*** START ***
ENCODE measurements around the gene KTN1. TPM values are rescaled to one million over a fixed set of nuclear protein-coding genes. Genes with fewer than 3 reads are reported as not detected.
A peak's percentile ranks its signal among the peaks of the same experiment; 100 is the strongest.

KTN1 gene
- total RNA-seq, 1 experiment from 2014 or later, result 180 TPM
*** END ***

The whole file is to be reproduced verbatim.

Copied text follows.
ENCODE measurements around the gene KTN1. TPM values are rescaled to one million over a fixed set of nuclear protein-coding genes. Genes with fewer than 3 reads are reported as not detected.
A peak's percentile ranks its signal among the peaks of the same experiment; 100 is the strongest.

KTN1 gene
- total RNA-seq, 1 experiment from 2014 or later, result 180 TPM